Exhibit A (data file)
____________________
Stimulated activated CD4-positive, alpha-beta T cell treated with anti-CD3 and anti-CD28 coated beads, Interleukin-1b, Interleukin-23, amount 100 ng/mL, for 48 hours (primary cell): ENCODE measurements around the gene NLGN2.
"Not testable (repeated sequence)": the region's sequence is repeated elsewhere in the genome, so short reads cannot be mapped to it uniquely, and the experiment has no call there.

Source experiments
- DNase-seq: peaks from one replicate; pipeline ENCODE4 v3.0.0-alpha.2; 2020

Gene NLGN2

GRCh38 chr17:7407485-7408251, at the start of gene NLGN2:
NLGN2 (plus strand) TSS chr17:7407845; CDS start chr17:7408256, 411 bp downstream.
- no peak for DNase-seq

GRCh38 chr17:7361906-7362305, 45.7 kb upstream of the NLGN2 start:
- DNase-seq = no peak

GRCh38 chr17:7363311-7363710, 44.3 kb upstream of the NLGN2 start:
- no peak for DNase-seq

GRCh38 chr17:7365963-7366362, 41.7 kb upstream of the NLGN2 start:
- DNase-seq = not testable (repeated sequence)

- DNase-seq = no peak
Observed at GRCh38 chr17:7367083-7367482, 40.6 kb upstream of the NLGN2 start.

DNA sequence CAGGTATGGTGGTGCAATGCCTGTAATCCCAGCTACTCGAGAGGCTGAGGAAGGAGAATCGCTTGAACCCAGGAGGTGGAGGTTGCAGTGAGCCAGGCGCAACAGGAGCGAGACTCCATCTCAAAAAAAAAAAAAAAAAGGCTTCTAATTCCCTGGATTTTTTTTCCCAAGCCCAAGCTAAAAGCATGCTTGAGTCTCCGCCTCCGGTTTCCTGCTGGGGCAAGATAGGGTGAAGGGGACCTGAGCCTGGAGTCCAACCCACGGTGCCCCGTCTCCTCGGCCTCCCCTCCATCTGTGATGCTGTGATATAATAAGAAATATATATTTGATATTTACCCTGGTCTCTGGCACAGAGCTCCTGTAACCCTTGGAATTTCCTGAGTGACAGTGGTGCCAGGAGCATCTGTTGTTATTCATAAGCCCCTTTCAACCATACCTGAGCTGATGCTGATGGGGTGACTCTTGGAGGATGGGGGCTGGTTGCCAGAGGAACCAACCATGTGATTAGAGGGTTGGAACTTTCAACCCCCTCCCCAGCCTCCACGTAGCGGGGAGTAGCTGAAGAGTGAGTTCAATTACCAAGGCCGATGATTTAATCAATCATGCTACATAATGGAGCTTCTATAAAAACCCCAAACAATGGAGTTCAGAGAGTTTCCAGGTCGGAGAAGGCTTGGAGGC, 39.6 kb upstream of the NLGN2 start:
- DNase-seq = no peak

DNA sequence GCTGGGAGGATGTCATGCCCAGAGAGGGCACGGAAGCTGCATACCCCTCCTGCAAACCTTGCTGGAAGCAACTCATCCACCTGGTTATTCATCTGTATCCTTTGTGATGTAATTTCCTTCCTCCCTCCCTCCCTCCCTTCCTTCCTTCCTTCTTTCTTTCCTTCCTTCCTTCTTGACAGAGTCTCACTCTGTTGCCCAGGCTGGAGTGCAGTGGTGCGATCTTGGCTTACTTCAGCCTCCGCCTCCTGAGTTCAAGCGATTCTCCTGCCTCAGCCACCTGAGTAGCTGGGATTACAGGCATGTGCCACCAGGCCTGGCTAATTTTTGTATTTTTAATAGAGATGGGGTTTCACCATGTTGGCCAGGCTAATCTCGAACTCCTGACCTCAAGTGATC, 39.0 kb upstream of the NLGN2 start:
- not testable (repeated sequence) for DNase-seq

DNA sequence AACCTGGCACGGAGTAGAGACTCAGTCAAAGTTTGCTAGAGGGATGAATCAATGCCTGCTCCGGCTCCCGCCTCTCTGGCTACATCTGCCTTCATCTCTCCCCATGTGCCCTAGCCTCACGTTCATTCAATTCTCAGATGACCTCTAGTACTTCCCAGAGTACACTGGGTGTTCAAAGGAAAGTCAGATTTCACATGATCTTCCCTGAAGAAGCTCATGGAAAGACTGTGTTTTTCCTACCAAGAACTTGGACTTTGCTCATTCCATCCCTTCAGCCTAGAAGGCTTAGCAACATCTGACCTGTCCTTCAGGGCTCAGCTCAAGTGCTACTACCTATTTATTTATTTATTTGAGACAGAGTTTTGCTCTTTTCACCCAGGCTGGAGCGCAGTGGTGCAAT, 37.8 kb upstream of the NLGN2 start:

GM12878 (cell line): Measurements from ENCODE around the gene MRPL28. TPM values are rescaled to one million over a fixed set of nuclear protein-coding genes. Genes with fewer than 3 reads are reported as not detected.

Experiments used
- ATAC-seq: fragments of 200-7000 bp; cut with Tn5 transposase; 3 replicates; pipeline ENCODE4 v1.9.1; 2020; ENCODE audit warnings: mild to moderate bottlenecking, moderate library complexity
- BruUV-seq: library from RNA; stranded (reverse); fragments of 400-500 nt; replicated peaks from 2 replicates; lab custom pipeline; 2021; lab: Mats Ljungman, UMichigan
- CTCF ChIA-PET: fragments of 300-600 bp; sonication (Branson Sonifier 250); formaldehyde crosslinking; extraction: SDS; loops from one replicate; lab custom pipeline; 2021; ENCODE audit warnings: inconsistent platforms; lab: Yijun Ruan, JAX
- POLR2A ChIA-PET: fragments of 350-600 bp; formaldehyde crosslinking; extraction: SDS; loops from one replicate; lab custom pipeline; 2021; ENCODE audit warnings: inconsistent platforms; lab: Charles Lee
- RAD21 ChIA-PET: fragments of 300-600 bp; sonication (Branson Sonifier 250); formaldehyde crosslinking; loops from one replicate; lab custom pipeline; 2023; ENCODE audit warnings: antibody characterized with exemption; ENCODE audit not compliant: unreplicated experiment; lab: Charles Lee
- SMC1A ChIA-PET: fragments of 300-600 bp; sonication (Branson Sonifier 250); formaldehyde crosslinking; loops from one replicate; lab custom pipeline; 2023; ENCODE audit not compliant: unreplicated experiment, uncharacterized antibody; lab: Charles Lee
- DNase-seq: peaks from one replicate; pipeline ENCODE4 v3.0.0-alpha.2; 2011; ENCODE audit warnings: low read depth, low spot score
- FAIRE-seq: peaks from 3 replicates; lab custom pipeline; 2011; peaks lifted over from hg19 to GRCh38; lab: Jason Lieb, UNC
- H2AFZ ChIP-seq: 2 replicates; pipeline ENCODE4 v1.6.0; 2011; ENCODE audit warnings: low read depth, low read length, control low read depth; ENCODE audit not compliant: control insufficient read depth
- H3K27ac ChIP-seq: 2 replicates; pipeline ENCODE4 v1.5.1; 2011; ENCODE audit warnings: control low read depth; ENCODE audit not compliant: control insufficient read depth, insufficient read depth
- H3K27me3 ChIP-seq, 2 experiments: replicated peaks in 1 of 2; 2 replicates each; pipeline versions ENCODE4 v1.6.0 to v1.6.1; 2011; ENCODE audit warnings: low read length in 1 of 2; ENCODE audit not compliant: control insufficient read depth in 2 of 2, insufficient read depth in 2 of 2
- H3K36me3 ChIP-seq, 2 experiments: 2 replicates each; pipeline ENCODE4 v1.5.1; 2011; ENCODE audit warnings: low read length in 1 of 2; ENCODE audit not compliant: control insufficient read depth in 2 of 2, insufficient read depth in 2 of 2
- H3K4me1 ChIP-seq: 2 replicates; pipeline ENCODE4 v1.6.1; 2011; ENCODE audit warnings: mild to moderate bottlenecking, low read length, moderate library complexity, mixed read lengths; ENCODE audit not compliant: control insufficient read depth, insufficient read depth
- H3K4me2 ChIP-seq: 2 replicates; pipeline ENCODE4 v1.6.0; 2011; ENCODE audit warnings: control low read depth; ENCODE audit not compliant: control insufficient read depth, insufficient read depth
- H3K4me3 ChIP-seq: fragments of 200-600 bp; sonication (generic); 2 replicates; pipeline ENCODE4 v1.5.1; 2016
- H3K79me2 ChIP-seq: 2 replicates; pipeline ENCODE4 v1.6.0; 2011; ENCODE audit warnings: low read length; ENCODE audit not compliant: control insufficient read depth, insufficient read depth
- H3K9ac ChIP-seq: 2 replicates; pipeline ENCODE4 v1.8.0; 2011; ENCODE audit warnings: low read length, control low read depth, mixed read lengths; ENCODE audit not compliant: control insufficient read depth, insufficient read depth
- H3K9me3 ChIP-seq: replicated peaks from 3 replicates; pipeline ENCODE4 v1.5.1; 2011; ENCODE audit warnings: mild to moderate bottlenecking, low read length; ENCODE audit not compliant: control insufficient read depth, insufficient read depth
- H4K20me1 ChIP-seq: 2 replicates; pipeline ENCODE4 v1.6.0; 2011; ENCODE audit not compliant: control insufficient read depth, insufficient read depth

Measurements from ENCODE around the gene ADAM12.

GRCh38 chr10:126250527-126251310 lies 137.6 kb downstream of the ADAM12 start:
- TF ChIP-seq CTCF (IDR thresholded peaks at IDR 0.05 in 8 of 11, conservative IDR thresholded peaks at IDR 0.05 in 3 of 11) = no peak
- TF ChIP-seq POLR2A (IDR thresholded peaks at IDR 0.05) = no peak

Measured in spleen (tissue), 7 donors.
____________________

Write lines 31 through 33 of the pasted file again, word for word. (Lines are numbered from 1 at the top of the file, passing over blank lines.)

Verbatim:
- FAIRE-seq: peaks from 3 replicates; lab custom pipeline; 2011; peaks lifted over from hg19 to GRCh38; lab: Jason Lieb, UNC
- H2AFZ ChIP-seq: 2 replicates; pipeline ENCODE4 v1.6.0; 2011; ENCODE audit warnings: low read depth, low read length, control low read depth; ENCODE audit not compliant: control insufficient read depth
- H3K27ac ChIP-seq: 2 replicates; pipeline ENCODE4 v1.5.1; 2011; ENCODE audit warnings: control low read depth; ENCODE audit not compliant: control insufficient read depth, insufficient read depth